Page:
ECGC’s binding to DHFR might explain why women who drink large amounts of green tea while trying to conceive and into early pregnancy, may have an increased risk of having a child with spina bifida, or other neural tube disorders. As discussed previously, Folic acid aids in normal development of the embryonic neural tube and protects against spina bifida. It does this by enabling the production of the enzyme DHFR. Doctors agree that a cup or two of green tea a day is not likely to be a problem; consuming large amounts of green tea could decrease the activity of DHFR, increasing risk of neural tube defects.

Ways to Ensure You are Getting Enough Folic Acid in Your Diet

Whole Food Multivitamin
Both Fertile Woman One Daily Whole Food Multivitamin and Baby and Me Multivitamin contain 800mcg of folate, to help prevent neural tube defects.

Whole food should be the number one choice for getting enough folic acid!
– Sunflower seeds
– Garbanzo beans
– strawberries
– grapefruit
– orange
– tomato
– avocado
– papaya
– bell peppers
– broccoli
– kale
– squash
– fennel
– cucumber
– spinach
– cauliflower
– okra
– asparagus
– collard greens
– turnips
– romaine lettuce
– cabbage

If you are a woman who consumes more than 1-2 cups of green tea, it may be a good idea to cut back or cut it out completely while trying to conceive. Be sure you are taking a whole food multivitamin and consuming a wide variety of foods that supply adequate amounts of folic acid in your diet.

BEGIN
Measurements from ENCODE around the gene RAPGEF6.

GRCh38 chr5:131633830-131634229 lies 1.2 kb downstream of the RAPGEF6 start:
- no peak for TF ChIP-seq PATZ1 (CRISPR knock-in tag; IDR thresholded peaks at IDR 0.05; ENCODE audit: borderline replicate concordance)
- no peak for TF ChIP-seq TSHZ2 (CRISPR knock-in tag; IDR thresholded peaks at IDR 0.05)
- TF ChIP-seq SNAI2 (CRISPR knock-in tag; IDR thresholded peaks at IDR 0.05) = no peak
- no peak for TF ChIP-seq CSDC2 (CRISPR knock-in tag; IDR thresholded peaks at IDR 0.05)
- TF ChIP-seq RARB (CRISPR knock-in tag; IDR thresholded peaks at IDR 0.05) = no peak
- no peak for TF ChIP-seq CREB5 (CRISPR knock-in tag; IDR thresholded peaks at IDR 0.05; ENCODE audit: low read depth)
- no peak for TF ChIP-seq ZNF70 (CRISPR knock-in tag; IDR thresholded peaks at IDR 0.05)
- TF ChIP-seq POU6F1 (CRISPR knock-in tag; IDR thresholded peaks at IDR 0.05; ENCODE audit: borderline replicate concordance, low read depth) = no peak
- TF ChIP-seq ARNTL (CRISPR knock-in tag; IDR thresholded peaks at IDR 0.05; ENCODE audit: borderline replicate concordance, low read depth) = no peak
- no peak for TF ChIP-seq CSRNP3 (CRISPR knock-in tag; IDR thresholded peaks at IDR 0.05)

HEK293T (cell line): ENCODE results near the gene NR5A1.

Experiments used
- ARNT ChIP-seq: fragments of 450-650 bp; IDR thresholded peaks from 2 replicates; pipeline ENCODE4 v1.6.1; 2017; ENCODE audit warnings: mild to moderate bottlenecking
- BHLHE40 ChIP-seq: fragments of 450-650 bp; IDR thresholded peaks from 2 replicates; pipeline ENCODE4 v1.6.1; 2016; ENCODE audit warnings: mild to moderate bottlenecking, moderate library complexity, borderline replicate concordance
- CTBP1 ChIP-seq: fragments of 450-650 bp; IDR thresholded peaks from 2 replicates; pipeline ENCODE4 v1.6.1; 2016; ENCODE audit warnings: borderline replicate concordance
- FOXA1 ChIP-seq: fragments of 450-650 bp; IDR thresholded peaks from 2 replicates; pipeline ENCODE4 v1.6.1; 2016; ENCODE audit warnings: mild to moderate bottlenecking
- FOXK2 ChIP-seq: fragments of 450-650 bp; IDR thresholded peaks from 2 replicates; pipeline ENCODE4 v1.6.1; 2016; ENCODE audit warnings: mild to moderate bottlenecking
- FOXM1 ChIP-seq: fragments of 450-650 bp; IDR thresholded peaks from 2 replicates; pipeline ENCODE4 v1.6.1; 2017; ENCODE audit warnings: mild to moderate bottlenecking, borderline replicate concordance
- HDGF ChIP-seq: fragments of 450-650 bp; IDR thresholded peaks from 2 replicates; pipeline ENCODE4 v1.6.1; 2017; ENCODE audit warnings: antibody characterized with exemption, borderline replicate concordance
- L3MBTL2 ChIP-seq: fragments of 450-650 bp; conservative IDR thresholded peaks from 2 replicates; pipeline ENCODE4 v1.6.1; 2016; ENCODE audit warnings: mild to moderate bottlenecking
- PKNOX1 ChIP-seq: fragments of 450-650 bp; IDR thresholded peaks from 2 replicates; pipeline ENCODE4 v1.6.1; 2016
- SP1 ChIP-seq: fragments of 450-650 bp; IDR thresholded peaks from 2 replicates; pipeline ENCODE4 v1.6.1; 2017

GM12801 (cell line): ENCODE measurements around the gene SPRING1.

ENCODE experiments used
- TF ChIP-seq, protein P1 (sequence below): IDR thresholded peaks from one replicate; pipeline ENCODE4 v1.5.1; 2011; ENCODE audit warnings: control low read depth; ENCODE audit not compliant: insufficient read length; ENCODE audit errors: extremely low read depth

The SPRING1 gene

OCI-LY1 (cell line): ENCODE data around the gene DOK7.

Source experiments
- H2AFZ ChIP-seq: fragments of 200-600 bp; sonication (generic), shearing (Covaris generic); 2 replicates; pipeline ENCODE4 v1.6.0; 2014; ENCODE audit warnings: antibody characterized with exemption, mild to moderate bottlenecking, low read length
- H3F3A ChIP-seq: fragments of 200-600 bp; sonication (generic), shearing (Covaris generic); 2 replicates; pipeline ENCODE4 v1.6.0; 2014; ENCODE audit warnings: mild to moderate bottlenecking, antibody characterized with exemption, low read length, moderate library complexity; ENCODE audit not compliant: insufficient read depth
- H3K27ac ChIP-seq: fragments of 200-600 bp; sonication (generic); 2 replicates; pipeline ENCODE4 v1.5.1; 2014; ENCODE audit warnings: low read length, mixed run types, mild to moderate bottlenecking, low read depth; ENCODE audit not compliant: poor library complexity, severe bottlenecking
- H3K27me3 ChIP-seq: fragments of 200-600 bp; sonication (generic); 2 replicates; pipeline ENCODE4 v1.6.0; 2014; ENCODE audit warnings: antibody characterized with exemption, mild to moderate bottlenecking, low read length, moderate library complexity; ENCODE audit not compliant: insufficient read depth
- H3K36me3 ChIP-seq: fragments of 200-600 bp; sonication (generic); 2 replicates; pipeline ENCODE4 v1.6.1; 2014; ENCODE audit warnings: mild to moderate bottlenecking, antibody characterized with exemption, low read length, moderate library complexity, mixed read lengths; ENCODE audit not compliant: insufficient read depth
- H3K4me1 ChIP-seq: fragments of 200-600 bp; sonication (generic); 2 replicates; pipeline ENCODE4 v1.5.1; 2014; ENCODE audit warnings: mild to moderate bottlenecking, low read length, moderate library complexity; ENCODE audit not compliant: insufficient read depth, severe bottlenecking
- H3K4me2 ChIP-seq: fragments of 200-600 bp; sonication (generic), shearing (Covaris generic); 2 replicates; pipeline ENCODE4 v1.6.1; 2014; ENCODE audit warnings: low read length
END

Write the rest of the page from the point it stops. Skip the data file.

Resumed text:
Dr. Christine Traxler M.D., OB/GYN
Dr. Christine Traxler M.D., OB/GYN

Dr. Traxler is a University-trained obstetrician/gynecologist, working with patients in Minnesota for over 20 years. She is a professional medical writer; having authored multiple books on pregnancy and childbirth; textbooks and coursework for medical students and other healthcare providers; and has written over 1000 articles on medical, health, and wellness topics.  Dr. Traxler attended the University of Minnesota College of Biological Sciences and University of Minnesota Medical School,  earning a degree in biochemistry with summa cum laude honors in 1981,  and receiving her Medical Doctorate degree (MD) in 1986.

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    Stop confusing synthetic folic acid, which didn’t exist prior to 1940, and natural folate. Avoid sypplements containing folic acid, which inhibits absorption of natural folate.

    • Dear Framistat,

      My apologies you feel we have confused the terms folic acid and folate. We understand that they are different. The challenge is that the terms are often interchanged in other resources.

      You know, but for the sake of others who may read this comment, Folic acid is the synthetic version of folate which naturally occurs in many whole foods. Folate is what the body uses for all of the metabolic processes within the body listed above. The body has to convert folic acid into folate before it can utilize it.

      Folic acid = synthetic, added to foods and is available in supplement (pill) form
      Folate = naturally occurs in food and may be available in some whole-food supplements (check label)

      I share more in my recent Fertility Q&A – What You Need to Know About Getting Enough Folic Acid.